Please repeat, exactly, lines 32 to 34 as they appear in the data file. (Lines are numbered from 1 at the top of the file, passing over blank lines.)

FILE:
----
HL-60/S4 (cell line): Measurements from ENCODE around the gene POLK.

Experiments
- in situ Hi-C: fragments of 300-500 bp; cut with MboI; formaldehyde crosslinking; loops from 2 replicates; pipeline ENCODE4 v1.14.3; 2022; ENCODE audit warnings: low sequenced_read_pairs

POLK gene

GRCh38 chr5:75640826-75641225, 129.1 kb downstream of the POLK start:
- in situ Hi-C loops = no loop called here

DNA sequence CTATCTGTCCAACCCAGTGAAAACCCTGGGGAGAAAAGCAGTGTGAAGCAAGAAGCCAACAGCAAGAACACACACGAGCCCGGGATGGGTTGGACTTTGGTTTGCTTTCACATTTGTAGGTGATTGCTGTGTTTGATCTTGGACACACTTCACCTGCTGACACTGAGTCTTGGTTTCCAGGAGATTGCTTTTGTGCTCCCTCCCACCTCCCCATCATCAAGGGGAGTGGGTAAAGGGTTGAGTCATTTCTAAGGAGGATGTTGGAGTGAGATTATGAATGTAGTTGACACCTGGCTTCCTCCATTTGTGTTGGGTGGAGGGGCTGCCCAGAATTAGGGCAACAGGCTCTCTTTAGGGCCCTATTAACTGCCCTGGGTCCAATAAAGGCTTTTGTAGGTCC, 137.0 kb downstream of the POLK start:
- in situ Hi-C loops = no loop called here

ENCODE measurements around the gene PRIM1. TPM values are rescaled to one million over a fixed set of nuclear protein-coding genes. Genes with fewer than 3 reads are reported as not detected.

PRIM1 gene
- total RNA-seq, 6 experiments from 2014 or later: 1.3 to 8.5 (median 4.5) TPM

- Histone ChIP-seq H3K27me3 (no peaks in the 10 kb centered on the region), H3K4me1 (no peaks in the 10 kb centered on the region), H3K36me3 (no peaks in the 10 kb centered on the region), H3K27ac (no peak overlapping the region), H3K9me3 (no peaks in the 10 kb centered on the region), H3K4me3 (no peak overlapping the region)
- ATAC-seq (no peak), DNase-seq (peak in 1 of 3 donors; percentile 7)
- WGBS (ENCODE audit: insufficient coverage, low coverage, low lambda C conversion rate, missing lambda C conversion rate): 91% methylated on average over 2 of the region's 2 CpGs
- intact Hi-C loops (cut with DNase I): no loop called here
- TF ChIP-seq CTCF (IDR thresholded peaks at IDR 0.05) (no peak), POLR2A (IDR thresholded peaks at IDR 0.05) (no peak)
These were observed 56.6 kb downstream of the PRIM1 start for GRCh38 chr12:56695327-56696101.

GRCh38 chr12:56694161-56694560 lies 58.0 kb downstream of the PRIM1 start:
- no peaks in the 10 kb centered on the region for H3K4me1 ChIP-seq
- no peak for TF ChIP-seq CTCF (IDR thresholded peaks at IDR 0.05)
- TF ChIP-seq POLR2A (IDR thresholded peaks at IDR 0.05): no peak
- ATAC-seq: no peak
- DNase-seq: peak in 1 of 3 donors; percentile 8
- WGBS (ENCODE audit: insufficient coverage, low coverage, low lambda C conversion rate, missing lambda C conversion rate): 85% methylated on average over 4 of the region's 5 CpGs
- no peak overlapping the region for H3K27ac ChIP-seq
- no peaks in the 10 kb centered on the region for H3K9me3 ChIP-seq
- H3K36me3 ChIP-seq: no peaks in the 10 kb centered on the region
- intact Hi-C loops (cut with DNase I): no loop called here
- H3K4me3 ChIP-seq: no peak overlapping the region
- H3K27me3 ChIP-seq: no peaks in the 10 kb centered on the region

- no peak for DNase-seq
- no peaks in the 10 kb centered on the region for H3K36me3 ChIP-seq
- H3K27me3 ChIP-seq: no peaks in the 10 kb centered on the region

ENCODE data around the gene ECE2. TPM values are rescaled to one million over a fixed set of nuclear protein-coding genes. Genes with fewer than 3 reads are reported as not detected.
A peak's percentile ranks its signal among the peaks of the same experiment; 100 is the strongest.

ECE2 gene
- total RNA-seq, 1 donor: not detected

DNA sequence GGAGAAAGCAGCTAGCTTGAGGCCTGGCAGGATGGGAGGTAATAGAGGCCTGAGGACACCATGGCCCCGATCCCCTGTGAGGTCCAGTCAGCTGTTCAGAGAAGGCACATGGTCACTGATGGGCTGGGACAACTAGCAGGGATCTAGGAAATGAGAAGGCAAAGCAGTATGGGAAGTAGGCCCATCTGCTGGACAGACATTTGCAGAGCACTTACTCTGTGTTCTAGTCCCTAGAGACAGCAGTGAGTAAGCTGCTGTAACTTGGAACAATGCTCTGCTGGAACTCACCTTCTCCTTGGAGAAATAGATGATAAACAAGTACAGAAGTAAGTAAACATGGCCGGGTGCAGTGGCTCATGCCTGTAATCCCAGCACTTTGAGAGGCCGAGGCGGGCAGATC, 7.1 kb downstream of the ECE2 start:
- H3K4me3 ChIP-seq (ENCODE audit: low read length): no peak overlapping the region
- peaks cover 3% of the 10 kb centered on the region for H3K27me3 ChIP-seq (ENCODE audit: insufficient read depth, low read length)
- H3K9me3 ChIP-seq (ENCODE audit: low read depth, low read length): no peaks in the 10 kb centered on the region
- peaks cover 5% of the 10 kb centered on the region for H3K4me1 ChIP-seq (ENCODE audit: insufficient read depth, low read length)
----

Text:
- no peaks in the 10 kb centered on the region for H3K36me3 ChIP-seq
- H3K27me3 ChIP-seq: no peaks in the 10 kb centered on the region

ENCODE data around the gene ECE2. TPM values are rescaled to one million over a fixed set of nuclear protein-coding genes. Genes with fewer than 3 reads are reported as not detected.